img_0941img_0943Next time I will. But I needed to move on, to check out the museum-worthiness of the rest of Bloomingdale’s first level and the two above that. Not far from cosmetics were women’s dresses. By the way, I saw dresses in other parts of the store too, later, and had no idea what the differences were between the various dress sections. Needless to say, I’m a fashion idiot. Anyway, four of the mannequins-in-dresses on the first floor were hot chicks clad in cinnamon, grey, and black. I could imagine those sculpted figures displayed within a gallery of The Big Apple’s Museum Of Modern Art, where they would be meant to represent, let’s say, a commentary on our society’s beautiful people. Lined up nonchalantly one behind the other, they wowed me. And, permit me to add, they were way beyond my league: now, then and always. Wait, I forgot . . . those girls weren’t real. And I also forgot that I’m married. If it weren’t for those two circumstances though, I might have had the courage to ask the pensive blonde to join me for some pizza slices and frozen yogurt at the mall’s food court. But probably not.

And so I wandered for 40 more minutes. After which I decided that my original impression was correct. And I expanded upon it: Bloomingdale’s is like a modern art museum that has outstanding holdings in color field art and pop art. And I’ll throw in some Matisse too. It’s a haven for color arrangements that sometimes smile and sometimes exuberantly clash. And for sculptures (mannequins) that might get you thinking about what they are thinking.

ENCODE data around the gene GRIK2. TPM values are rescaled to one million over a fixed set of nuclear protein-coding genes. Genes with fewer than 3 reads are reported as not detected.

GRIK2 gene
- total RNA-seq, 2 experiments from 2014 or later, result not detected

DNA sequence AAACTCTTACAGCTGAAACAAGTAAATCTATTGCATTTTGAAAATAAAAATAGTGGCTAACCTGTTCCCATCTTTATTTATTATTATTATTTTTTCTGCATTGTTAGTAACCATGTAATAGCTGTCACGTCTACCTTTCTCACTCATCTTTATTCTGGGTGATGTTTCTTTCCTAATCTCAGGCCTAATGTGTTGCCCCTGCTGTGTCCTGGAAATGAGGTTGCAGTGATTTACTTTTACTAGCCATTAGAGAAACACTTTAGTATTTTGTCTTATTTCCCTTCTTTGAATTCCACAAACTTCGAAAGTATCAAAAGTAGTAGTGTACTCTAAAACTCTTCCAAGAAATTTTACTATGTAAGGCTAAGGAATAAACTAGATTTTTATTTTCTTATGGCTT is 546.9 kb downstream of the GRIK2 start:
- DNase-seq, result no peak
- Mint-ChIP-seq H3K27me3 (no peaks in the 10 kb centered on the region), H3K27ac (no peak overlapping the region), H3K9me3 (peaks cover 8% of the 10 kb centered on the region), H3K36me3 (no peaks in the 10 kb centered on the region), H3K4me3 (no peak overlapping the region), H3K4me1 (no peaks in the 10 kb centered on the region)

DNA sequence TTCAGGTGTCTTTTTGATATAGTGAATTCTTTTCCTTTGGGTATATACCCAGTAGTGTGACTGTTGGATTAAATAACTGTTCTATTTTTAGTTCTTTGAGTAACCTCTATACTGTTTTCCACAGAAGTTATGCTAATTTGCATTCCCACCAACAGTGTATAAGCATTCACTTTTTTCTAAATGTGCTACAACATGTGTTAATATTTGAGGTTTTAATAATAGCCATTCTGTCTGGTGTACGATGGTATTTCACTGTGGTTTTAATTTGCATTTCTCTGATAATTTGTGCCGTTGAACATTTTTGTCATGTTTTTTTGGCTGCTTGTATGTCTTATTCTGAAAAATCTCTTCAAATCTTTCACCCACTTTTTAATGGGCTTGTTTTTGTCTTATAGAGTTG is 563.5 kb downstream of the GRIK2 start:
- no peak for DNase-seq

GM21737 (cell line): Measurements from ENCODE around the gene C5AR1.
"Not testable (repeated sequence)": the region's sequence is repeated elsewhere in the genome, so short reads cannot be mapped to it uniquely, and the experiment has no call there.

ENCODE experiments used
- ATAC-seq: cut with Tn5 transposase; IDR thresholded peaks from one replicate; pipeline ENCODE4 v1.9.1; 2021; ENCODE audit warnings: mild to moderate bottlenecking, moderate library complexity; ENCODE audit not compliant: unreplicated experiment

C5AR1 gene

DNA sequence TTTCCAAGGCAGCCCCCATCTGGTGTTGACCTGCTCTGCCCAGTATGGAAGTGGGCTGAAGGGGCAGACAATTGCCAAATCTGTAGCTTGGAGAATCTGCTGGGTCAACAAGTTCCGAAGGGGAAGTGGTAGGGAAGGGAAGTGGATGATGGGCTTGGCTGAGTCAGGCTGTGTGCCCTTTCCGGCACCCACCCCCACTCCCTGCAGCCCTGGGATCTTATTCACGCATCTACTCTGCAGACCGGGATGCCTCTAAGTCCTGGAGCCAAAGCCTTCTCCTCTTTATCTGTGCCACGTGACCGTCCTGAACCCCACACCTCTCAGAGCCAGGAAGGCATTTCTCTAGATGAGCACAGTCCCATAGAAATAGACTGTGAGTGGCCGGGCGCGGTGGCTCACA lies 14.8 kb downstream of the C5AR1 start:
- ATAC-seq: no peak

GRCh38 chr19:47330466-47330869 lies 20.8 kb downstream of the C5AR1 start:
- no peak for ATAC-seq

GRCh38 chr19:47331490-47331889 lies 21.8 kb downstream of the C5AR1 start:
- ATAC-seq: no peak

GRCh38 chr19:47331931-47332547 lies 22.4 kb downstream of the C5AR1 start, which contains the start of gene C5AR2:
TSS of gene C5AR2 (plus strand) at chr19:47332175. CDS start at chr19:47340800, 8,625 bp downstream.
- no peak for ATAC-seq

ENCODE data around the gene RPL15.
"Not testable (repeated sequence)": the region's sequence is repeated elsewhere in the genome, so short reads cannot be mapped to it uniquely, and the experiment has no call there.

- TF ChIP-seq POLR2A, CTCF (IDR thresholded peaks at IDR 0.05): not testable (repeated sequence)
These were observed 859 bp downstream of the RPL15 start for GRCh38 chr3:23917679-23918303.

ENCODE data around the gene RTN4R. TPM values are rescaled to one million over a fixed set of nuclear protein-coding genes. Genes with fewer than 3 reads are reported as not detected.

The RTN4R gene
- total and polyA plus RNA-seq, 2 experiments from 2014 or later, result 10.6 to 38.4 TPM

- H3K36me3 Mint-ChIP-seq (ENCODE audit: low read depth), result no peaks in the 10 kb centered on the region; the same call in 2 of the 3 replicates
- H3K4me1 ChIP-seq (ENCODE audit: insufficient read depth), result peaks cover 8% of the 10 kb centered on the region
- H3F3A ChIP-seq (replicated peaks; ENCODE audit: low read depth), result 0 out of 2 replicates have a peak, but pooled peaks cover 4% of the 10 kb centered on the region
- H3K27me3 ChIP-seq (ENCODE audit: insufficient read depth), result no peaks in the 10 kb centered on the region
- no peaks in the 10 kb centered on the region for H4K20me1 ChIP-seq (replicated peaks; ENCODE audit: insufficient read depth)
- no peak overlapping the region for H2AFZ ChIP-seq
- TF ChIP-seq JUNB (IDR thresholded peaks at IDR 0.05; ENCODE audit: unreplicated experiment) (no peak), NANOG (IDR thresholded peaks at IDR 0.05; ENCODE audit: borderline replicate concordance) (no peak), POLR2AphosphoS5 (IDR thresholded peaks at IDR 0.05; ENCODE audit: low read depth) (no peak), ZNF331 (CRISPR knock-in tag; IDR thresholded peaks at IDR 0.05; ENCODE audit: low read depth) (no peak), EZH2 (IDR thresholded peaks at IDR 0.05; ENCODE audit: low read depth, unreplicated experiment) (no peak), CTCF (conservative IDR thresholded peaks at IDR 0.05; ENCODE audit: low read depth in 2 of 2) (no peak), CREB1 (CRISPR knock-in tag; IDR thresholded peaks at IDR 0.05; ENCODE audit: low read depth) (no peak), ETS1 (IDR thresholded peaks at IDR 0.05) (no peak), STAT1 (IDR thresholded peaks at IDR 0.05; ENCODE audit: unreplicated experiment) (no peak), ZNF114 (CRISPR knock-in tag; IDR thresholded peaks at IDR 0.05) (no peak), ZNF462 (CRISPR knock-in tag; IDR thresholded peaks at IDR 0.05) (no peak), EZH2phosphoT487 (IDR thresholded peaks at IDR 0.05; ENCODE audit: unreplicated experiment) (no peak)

As usual I’ve entered territories that my analytical and intellectual abilities aren’t equipped to explore much further. And I’m also getting hungry. It’s 12:39 PM as I now prepare to remove my fingers from my computer’s keyboard. Almost time to feed the face that needs a lot of help. I’ll leave you with some additional photographic examples of how artsy-cool Bloomingdale’s is. And I’ll remind you not to be shy about adding your comments or about sharing this article with others. And that if you click on any photo in this story, a larger image will open in a new window.

Peace out.

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Stuff And More Stuff (Part Two)

So here I am, about to attempt a Part Two rumination on the time that my wife Sandy and I spent recently with our friends from France, Alan and Martine (click here to read the first installment). Part Two? Man, it’s hard enough for me to write about any topic, let alone something that requires follow-up thought and analysis. In the future I’m going to stick strictly to Part Ones.

As I’ve previously mentioned, the weather was ungodly hot while Alan and Martine stayed with us in the Philly burbs. We all decided to take outdoor activities off the table. On the first full day of the visit, we beat the Sun by looking at 150-year-old American artifacts inside the Mercer Museum, in Doylestown, PA. Where to on the second full day? Hey, we’d had enough history and culture at the Mercer. Why not aim lower and head to a locale whose charms are undeniable and, for some, irresistible? Namely, Willow Grove Park Mall, a gigantic and enclosed shopping mecca a mere half mile from Sandy’s and my abode. Alan and Martine, non-fussy sorts, readily agreed.

At the mall, we split up into pairs, females banding together, ditto for the lesser gender. Alan and I said goodbye to our wives within Macy’s, the establishment we all first had entered from the parking lot. “Call us when you’re done,” he and I said, and off we went. As Alan and I made our way past Macy’s cosmetics counters, heading towards an exit that would bring many of the rest of the mall’s retailers into view, I mentioned something I’ve thought about over the years. “This place,” I said, referring to Macy’s, “is like a museum.” The same could be said for the mall in toto.

Partial view of the Mercer Museum's central court.
Partial view of the Mercer Museum’s central court.
Partial view of the Willow Grove Mall's central court.
Partial view of the Willow Grove Mall’s central court.